The good news about Solder is that he was a Tight End, so he has good feet and hands. Plus, TE has more experience blocking on both sides of the line. A guy who was a TE is going to have a better chance at being able to play both side. So Vollmer still could the OLT and Solder the ORT. Plus, Solder is, or rather was in college and I think will be once he is settled into the pro game, a better run blocker than Vollmer. The better run blockers usually play on the Right side. So you could see Vollmer swing over to the left side for a year or two. 


However, we all know how BB likes to throw rookie 1st round picks into the fire and see how they burn, like he did with Rising Star McCourty last year. I think it is okay to say that if Solders starts playing on the Left side early in Camp BB is satisfied that he can put it all together this season without killing Brady. That is the first thing I will be looking for this Preseason. 


He has some truly amazing measurables for a guy 6-8. He ran a ridiculous 4.34 Short Shuttle and a 7.34 3-Cone Drill. That shows almost unheard of feet and change of direction for such a tall guy. He also had a 32" Vert and a 9'2" broad jump, which shows impress power and explosion in his legs for a 319 pound guy. For some reason I forgot to put this up on my site. I think I was thinking that if the Lockout went bad it would be nice to have a little Patriots news to read this summer other than, 'The Lockout Sucks! Blah-blah-blah."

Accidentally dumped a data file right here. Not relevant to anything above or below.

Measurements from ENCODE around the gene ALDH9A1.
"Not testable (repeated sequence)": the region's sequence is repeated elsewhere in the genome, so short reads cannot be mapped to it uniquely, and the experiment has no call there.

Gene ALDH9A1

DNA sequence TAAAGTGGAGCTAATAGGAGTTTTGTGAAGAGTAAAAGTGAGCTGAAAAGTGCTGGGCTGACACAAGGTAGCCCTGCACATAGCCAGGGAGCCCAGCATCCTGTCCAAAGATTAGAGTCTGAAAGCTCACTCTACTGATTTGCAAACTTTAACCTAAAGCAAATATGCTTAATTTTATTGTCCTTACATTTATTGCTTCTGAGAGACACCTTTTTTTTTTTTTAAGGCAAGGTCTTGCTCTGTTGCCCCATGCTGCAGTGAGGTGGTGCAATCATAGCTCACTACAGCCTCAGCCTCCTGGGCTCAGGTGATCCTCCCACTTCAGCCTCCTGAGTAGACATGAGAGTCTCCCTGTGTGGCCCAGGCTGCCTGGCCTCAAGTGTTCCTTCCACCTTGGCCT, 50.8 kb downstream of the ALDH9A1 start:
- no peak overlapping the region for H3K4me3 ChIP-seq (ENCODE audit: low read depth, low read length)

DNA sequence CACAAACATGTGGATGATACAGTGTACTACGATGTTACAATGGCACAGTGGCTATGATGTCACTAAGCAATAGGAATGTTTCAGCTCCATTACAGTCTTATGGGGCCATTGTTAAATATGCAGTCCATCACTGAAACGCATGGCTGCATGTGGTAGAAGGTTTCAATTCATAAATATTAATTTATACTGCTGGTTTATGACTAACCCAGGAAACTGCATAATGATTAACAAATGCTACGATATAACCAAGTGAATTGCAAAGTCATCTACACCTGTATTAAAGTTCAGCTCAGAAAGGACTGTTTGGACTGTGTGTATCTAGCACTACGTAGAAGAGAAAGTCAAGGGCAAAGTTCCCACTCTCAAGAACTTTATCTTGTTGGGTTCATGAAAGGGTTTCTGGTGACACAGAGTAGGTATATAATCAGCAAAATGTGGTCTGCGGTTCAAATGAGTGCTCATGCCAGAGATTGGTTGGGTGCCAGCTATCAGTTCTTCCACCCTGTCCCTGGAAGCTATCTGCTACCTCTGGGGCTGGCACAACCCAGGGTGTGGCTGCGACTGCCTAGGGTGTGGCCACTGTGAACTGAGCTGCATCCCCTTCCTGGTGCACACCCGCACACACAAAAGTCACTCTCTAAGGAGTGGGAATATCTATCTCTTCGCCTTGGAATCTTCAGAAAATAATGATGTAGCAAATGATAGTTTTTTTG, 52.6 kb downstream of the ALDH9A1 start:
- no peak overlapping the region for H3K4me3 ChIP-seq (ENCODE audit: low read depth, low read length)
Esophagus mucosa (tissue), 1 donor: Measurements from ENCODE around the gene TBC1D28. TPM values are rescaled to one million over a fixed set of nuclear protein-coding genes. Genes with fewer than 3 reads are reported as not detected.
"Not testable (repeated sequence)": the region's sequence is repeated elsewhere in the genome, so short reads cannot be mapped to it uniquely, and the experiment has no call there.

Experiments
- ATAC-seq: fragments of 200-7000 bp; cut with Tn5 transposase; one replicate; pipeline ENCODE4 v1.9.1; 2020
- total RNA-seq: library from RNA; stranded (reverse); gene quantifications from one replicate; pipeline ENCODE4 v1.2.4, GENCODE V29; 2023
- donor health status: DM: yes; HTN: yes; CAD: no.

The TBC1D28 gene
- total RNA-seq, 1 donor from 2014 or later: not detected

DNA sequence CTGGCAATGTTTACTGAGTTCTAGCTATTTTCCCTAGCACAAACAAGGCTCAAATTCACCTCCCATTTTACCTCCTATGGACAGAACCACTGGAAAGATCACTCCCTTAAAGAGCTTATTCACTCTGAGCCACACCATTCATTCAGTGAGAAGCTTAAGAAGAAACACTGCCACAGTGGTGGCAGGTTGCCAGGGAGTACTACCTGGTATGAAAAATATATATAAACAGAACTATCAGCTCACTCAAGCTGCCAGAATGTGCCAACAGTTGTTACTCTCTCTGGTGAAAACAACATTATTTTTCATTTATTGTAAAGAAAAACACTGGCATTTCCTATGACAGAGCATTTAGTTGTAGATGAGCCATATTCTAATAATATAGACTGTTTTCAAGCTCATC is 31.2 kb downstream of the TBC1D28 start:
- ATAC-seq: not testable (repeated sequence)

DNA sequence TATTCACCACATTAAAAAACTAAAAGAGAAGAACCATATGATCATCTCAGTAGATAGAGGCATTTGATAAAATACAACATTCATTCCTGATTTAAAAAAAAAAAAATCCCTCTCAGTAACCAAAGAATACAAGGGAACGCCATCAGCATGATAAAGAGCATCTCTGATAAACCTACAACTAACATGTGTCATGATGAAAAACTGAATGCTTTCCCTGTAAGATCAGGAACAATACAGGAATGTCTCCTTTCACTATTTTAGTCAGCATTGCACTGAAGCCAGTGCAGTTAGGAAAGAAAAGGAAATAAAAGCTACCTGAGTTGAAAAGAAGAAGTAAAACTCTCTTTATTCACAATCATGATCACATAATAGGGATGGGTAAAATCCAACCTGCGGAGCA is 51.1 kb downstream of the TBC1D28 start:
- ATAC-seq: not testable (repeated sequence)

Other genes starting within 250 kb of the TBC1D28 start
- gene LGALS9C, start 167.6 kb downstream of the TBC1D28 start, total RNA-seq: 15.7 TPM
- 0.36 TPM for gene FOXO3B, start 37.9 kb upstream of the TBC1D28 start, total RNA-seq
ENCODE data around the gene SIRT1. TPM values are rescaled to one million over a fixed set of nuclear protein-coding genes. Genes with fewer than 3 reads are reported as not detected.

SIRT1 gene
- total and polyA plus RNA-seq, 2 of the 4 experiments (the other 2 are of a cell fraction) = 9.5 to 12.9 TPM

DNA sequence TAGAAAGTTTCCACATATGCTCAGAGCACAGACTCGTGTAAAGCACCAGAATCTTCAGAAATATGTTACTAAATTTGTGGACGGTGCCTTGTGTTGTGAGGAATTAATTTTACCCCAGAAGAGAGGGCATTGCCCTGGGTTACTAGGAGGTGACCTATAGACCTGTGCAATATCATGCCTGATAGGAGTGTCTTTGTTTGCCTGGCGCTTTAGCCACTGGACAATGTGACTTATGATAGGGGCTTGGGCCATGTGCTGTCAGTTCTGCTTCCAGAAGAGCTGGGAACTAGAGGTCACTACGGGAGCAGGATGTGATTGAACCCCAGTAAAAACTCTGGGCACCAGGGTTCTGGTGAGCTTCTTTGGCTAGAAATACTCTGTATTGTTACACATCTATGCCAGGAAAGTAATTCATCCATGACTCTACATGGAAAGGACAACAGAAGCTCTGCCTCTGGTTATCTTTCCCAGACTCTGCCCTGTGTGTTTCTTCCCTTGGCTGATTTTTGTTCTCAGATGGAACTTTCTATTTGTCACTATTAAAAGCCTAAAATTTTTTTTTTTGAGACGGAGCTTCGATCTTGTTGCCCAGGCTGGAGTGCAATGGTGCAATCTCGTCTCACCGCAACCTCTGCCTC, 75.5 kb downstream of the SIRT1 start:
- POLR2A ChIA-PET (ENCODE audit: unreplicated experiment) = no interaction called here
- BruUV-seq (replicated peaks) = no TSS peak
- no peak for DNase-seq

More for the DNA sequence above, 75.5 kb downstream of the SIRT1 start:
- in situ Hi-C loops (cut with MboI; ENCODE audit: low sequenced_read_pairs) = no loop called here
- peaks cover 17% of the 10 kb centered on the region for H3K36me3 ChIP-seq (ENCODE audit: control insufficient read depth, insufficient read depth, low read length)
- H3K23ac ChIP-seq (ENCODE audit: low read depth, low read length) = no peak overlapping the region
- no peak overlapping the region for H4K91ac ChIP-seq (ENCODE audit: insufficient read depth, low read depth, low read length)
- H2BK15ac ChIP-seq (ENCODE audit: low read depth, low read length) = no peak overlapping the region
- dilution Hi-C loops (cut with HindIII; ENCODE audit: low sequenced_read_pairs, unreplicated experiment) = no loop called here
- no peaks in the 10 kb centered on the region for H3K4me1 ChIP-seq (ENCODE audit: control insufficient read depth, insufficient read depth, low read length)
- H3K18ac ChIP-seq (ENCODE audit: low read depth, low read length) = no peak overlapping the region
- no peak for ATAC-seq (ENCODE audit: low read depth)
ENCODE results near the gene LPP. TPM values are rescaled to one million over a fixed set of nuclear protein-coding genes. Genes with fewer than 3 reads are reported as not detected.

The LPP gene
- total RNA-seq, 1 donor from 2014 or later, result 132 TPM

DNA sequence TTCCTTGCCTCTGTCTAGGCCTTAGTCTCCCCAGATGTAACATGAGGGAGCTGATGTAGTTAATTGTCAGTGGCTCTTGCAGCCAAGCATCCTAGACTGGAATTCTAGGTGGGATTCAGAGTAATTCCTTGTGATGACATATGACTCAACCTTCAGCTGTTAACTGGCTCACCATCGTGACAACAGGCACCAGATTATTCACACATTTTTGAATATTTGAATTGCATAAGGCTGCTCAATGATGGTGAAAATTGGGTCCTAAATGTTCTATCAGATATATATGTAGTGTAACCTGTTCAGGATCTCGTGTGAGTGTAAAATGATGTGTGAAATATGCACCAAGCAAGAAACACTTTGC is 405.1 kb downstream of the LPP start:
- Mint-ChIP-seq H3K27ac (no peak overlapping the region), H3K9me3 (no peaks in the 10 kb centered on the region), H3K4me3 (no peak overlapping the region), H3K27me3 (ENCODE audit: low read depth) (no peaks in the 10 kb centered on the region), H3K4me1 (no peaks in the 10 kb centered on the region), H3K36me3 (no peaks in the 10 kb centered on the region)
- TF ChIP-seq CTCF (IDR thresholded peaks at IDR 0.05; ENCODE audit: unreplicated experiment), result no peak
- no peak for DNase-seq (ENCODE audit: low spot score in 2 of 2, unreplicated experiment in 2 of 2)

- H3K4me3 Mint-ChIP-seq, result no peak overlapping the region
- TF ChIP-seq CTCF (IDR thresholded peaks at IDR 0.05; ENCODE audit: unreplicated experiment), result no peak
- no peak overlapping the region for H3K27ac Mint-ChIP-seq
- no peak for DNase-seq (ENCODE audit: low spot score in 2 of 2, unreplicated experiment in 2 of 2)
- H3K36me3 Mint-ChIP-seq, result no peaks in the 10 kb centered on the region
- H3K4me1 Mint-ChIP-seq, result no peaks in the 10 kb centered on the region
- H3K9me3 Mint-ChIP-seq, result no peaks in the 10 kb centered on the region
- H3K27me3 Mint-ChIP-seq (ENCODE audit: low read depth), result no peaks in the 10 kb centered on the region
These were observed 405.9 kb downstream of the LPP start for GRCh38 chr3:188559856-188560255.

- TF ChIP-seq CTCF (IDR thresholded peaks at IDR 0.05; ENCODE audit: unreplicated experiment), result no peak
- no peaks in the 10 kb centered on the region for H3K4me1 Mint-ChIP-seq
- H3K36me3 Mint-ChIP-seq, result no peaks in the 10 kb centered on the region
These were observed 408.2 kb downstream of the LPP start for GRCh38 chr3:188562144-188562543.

My biggest criticisms of Solder came at the Senior Bowl, and giving up the inside rush. However, at Colorado he was a beast this past season. He played with power and passion. I don't know where this idea that he doesn't have power comes from. He is as physical a blocker as there is in this Draft. 


He had some of the most physical battle with Kerrigan and Jordan at the SB I've seen. Those two guys powered and rag dolled O-Linemen all week, but ran into a buzz saw when they met Solder. He was just as physical, rough, and tough as those two guys all week. He sometimes stayed a little to high, and got knocked back hard when he did. But when he gets low and gets his huge hands in a guys shirt, they are done. Plus, the most important thing about Solder's game is that he just doesn't get beat around the edge. He refuses to let guys turn the corner. It isn't always pretty as he is so tall and moving backwards, but he has such long arms, great feet, and amazing recovery balance that when he screws up he still makes just enough of a block to protect the QB's blindside.